[Ed. – Let the chips fall where they may.]
A Beltway adage has it that “it’s always the cover-up that’ll get you, not the original transgression.” Often, this proves to be true, especially in the case of Nixon, but even more recently, given the impeachment proceedings against Bill Clinton, which were over perjury and obstruction of justice, not actual abuse of power with a 22-year-old intern.
However, with the recent declassification of the Nunes and Grassley memos from the House and Senate, in this case the putative crimes are far more serious than a failed attempt to bug the private office of a political party. These crimes have the potential to shake American confidence in otherwise prestigious institutions like the FBI, and the sanctity of our constitutional rights as citizens, especially those afforded by the Fourth Amendment, specifically protection “against unreasonable searches and seizures” or warrants being issued without “probable cause.”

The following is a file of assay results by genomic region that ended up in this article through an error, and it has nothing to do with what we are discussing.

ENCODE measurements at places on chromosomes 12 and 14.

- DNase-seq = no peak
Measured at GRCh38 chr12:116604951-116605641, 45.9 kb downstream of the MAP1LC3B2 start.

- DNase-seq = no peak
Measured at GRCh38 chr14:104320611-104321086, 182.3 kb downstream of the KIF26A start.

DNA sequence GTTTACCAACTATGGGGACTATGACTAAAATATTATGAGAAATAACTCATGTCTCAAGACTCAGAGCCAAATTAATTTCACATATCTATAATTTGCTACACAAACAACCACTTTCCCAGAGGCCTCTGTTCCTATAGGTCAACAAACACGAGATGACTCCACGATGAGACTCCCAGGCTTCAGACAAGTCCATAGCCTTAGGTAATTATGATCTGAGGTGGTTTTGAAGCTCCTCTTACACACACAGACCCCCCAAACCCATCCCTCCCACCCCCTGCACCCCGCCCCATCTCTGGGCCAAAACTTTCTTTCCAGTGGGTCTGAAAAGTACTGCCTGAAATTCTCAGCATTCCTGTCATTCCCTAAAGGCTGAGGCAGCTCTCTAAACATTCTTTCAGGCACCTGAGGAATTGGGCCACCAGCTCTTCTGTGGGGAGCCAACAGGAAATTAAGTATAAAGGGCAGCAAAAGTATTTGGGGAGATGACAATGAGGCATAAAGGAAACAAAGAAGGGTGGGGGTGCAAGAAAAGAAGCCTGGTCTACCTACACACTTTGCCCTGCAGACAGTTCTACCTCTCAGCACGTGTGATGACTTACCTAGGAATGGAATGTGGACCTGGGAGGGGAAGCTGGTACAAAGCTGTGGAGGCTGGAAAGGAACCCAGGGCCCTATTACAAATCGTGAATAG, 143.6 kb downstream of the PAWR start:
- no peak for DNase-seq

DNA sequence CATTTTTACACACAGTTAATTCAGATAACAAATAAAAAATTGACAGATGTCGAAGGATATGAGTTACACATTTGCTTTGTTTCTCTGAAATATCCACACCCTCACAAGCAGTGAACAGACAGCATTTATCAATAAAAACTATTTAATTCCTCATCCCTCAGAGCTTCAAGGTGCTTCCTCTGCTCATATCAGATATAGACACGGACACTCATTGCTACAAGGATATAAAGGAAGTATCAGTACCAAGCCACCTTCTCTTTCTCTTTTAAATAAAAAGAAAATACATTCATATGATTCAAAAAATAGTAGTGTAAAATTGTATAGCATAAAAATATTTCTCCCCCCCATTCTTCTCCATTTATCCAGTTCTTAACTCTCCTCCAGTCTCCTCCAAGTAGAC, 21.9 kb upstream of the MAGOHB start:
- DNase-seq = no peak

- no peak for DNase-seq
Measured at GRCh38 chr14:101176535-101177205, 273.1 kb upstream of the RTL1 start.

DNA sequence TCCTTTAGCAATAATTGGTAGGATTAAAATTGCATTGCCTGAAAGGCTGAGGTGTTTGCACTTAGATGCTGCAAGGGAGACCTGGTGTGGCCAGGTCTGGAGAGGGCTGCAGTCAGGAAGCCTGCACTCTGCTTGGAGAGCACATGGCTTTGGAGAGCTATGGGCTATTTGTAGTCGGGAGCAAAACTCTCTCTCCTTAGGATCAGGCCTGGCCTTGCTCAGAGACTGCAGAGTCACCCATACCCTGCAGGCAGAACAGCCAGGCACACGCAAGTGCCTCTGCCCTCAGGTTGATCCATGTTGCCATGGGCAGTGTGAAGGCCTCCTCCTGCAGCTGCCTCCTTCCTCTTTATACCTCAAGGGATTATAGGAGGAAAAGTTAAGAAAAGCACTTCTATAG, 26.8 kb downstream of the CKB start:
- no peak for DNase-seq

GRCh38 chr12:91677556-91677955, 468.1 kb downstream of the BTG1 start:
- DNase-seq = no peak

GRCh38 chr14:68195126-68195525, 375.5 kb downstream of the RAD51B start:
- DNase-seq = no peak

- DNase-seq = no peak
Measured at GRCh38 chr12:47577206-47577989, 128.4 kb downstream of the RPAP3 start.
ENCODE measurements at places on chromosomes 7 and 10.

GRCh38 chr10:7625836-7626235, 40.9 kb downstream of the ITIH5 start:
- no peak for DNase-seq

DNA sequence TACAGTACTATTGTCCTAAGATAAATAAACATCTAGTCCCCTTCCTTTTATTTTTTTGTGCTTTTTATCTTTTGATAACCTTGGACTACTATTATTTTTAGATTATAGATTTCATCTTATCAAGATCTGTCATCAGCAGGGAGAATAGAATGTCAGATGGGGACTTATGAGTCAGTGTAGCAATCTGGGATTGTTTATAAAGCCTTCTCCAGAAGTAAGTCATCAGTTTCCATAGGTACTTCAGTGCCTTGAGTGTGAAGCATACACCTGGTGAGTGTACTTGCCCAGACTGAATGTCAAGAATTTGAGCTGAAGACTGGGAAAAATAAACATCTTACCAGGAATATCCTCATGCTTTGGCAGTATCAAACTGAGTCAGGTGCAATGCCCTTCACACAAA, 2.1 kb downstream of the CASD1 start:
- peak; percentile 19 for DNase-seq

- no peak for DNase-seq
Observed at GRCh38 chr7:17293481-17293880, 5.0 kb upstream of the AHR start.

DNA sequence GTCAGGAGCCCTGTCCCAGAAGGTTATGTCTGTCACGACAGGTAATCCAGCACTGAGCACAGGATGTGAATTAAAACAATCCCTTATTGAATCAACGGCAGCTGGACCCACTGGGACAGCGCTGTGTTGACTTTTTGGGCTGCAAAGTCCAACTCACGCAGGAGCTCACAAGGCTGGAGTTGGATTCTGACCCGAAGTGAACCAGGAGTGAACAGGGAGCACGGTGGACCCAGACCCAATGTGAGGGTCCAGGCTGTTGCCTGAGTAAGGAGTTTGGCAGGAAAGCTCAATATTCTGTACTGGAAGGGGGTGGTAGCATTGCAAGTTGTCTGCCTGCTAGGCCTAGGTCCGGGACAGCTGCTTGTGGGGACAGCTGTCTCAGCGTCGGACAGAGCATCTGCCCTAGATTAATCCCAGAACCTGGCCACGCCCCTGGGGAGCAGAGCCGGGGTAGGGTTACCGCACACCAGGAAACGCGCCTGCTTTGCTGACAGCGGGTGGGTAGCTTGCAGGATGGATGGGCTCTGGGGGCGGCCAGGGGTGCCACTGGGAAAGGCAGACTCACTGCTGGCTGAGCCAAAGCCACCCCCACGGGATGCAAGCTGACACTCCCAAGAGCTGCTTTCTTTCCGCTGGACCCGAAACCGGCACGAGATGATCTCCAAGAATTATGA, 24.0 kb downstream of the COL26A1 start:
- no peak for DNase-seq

Despite the months it has taken for the House Permanent Select Committee on Intelligence and Senate Judiciary Committee to investigate the matters before them and declassify their initial findings, we are still just at the beginning of knowing how broad and deep a scandal we face.
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